"Donald Trump is not preaching hate," Dooley said. "He's standing up for the American workers and the American people."

Trump offers his outsized personality as an all-purpose antidote to a country that is "falling apart" and "never wins anymore."

The overwhelmingly White throngs at Trump rallies roar at his mention of a border wall and heartily approve his call to stop all non-citizen Muslims from entering the United States. Supporters cheer his promises to protect gun rights and share his lament that Christianity is under attack. They applaud his threats of punitive tariffs on imports from countries "killing us on trade."

Wallace, meanwhile, fueled his strongest campaigns in 1968 and 1972 with a wide-ranging critique of a society in decline. He modified the overtly racist language he used in his Alabama campaigns, fashioning himself instead as a "states' rights" conservative. He complained of rising crime and a "sick Supreme Court" that outlawed compulsory school prayer and allowed pornography.

Wallace, political historian Dan T. Carter said, "had all these ways of getting across what he meant" without explicitly mentioning race or class. "He said 'inner-city thugs,' and everybody knew he was talking about young  men in the cities."

Tom Turnipseed, who managed Wallace's 1968 campaign and became a civil rights activist, assigned the same motivation to Trump and Wallace. "Fear," he told The Associated Press.

"You can scare folks with that line that the Mexicans are coming because everyday working people ... see Mexicans in the labor market and it hurts their wages — they think of it that way, at least," Turnipseed said. "Governor Wallace, you know, did the same with African-Americans."

In his book "The Politics of Rage," Carter identifies Wallace and his play for working-class White votes as the model for the "Southern strategy" that Nixon and Ronald Reagan would use in four winning elections.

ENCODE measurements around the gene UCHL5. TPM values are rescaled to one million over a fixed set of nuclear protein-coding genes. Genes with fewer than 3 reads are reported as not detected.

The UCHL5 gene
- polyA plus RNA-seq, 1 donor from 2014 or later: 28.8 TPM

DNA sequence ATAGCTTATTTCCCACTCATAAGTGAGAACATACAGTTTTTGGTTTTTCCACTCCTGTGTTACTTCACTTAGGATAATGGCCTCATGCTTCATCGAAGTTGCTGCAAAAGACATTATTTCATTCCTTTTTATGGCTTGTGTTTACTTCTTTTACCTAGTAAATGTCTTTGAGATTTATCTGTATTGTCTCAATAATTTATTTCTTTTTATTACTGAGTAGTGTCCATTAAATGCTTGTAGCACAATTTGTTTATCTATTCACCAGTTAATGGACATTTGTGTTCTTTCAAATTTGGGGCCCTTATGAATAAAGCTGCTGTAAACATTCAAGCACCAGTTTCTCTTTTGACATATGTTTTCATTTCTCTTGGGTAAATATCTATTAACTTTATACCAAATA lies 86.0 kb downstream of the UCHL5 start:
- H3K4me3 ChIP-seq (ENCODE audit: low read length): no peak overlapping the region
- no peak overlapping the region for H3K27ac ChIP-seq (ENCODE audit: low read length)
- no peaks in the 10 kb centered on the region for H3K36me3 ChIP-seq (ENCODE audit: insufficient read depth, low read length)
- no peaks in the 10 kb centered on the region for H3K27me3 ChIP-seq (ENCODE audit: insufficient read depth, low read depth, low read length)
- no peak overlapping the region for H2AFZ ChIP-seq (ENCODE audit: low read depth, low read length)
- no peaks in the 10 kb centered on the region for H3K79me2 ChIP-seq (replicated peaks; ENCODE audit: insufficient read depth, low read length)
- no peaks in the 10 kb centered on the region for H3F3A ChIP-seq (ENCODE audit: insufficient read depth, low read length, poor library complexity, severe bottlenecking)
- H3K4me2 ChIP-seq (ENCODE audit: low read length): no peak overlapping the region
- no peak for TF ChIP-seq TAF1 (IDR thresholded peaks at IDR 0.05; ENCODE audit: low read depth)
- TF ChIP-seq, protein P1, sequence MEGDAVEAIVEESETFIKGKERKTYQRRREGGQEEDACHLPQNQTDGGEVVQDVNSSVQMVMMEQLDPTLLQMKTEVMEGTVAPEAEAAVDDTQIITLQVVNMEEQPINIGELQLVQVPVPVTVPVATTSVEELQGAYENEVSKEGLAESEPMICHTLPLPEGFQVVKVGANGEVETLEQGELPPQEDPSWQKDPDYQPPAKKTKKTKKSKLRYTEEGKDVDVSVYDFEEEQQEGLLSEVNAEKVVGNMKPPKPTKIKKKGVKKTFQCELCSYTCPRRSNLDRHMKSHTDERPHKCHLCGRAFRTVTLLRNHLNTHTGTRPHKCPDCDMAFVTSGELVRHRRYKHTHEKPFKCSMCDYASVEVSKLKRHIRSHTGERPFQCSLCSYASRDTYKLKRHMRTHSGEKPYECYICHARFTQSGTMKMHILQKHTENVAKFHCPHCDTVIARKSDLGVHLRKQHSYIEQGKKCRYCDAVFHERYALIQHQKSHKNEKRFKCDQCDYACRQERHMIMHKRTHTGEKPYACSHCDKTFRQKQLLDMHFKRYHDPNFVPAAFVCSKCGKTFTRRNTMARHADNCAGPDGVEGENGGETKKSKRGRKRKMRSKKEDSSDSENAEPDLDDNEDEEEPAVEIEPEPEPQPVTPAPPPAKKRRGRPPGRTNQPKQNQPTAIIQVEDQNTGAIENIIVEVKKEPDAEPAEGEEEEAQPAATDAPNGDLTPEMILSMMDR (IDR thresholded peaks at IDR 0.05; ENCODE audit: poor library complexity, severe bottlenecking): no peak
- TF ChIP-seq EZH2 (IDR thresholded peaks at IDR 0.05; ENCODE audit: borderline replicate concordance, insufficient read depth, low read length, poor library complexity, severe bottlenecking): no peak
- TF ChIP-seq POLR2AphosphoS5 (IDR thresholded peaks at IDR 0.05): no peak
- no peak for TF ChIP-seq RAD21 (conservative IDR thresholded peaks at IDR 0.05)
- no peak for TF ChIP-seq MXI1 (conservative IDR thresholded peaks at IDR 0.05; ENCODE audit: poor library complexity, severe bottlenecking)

Nixon wrote in his memoirs of having to navigate Wallace so he would not "draw a large number of conservative votes from me." Nixon protected his right flank by criticizing court-ordered busing of schoolchildren to accomplish integration, vowing to impose "law and order" and declaring the "War on Drugs," which an aide later described as a targeting of "hippies" and s.

Trump is the latest heir of all this, Carter said.

"When you hear Trump supporters say he 'tells like it is' or 'he's not politically correct,'" Carter said, "what they're really saying, many of them, is ... 'I love it, because it's what I believe, too.'"

Protesters, meanwhile, become evidence of the national decay that only the candidate's tough leadership can reverse.

When activists interrupted his rally at Madison Square Garden in 1968, Wallace asked why Democratic and Republican leaders "kowtow to these anarchists." He added, "We don't have riots in Alabama. They start a riot down there, first one of 'em to pick up a brick gets a bullet in the brain, that's all."

Trump has pined for "the old days" when such "animals" would be "carried out on a stretcher, folks." He orders security to "get 'em the hell outta here" and said of one protester, "I'd like to punch him in the face."

Reed acknowledged there are "working White folks who are mad" but says Trump, like Wallace, has them "turning their arrows at the wrong folks."

Trump denies he is playing to racism or xenophobia. His supporters "aren't angry people," he says, just frustrated "about the way the country is being run."

"What are we looking for, OK, all of us?" Trump asked after declaring that families, jobs, homes and health care face existential threats. "We're looking for security. We're looking for safety. We're looking for family, and taking care of our family, right?"

___

This story has been corrected to show the Southern strategy was used in four election victories, not four landslides.